Net Neutrality

The confused meaning of “Open Internet” in the European net neutrality debate: my 5 cents


Today (2 April) or tomorrow (3 April) the European Parliament will take an important decision in the matter of Net Neutrality in the EU. While voting in the frame of the well-known Single Market proposal, the MEPs will have to decide amongst various options: a main proposal tabled by the rapporteur Pilar del Castillo (a Spanish parliamentarian of the PPE – populars); counter-amendments tabled by Socialists, Liberals and Greens (Amds 234-236 and 237-244); and the complete rejection of the proposal.

The big telco industry (ETNO, ECTA, GSMA and Cableurope) is unanimously against the reform, although is not clear what the single telecom operators really want in practice. Unified in rejecting, confused in proposing.

Libertarians, civil rights and consumers organization support the Socialists, Liberals and Greens amendments against the proposal tabled by the rapporteur Del Castillo.

Neelie Kroes, the commissioner which made the initial proposal, just wrote a letter to the MEPs recommending how to vote. An unusual move, I believe, which could irritate some of them.

Remarkably, everybody plead in favor of an Open Internet. Apparently, the notion of Open Internet may vary significantly amongst institutions and stakeholders.

It is worth-noting that, according to Mrs. Kroes, Open Internet just means “no blocking and no throttling”. Unfortunately, this is a just a basic, limited vision about how the Internet environment works. Fact is, the same result of blocking could be simply achieved by telcos by charging in different way the Internet connectivity used by users or Internet providers to reciprocally connect. To make an example, if an ISP started to charge 10 Euro upon users for using Skype, this commercial behavior would be equal to a block: people would stop to use Skype because nobody would pay for a service which is normally for free. Such abusive practices happened sometimes in the past, but they did not kill Skype, because they were enforced irregularly and too late, when Skype was already sufficiently strong to resist. But: if in 2004 Internet users had systematically to pay 10 Euro or more to access Facebook in its infancy, they would have immediately given up, even if the alternative service proposed by their ISP was totally crap, because nobody had a clear idea about social networks. In other words, this kind of discriminations may kill start-up, new entrants and innovative services, while consolidated operators, irrespective whether OTT or telcos, would survive in any case. This is why the Open Internet is not a battle between OTT and telcos, is rather a battle for the citizens and their rights.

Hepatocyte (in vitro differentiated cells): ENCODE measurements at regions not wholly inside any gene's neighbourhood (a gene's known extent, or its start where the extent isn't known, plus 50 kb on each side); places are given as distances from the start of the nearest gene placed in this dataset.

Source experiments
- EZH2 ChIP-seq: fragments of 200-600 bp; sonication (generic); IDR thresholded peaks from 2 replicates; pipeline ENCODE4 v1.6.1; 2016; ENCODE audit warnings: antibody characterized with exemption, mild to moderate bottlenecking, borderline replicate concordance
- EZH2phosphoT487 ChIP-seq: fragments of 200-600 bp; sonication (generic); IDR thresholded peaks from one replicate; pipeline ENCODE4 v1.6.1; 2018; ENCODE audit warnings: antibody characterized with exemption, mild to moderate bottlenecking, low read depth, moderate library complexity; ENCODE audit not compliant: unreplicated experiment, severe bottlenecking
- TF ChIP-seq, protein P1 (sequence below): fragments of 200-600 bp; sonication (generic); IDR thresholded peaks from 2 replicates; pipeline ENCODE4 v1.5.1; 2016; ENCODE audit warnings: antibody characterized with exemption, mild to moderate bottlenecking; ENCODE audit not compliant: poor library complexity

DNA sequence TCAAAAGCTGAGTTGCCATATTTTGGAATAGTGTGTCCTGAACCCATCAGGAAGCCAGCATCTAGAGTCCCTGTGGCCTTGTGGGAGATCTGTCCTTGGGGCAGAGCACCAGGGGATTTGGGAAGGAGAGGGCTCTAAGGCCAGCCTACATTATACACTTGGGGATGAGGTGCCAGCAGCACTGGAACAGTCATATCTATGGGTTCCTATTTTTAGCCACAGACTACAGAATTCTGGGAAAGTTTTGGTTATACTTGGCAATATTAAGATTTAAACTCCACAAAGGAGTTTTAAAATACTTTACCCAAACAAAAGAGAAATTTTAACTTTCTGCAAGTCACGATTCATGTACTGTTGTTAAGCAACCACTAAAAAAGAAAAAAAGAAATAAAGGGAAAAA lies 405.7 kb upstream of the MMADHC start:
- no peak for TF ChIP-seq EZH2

Would the above abusive charging mechanism become the norm in the market, then users would have to pay a less expensive Internet subscription to access services agreed by the ISP, and a more expensive Internet subscription to access all the rest. The Internet would be completely different now.

Mrs. Kroes does not seem aware of the above. By contrast, her initial proposal encouraged such kind of price discrimination by way of data caps and other instruments. Remarkably, the net neutrality legislation currently existing in her country, the Netherlands, prohibit the discrimination of Internet connectivity, contrary to Kroes proposal.

The proposal of Pilar del Castillo confirms the Kroes’ approach, while the counter-amendments proposed by Socialist, Liberal and Greens try to address the problem. However, the matter remains a bit unclear. An Open Internet legislation should clearly state that ISPs cannot discriminate the price of Internet connectivity in order to favor an Internet service over another. The amendments proposed by Socialists, Liberals and Greens reinforce the non-discrimination obligation in relation to network management practices. However, differentiating the price of Internet connectivity is not technically a form a traffic shaping, it is rather a pure commercial practice. Therefore, this issue remains open in my view, however we should recognize that the counter-amendments of Socialists, Liberals and Greens have the merits to get closer to the problem.

PS: The net neutrality debate appears polarized by the definition of specialized services. I am not fascinated by this debate and by defining specialized services. Technology in the Internet is complex and evolve continuously, therefore getting an appropriate, correct and neutral definition of specialized services is an hard job and risks to be become frequently outdated. In this respect, a fair and correct analysis about specialized services has been carried out by EDRI and it can be found here. Such analysis served as a basis for the definition of specialized services proposed in the counter-amendments by Socialists, Greens and Liberals.

Whatever the definition may be, it would be better to state that the price of specialized services (managed services other than best effort) should be incremental, i.e. they should not cost less than best efforts, because quality services should cost more than unmanaged connectivity. If this principle is fairly applied (it would be for the national regulators to supervise it), I do not see the risk that ISP may use specialized services to subvert the Internet environment. Whatever the definition is, specialized services could not be used to replace Internet best effort.

Categories: Net Neutrality

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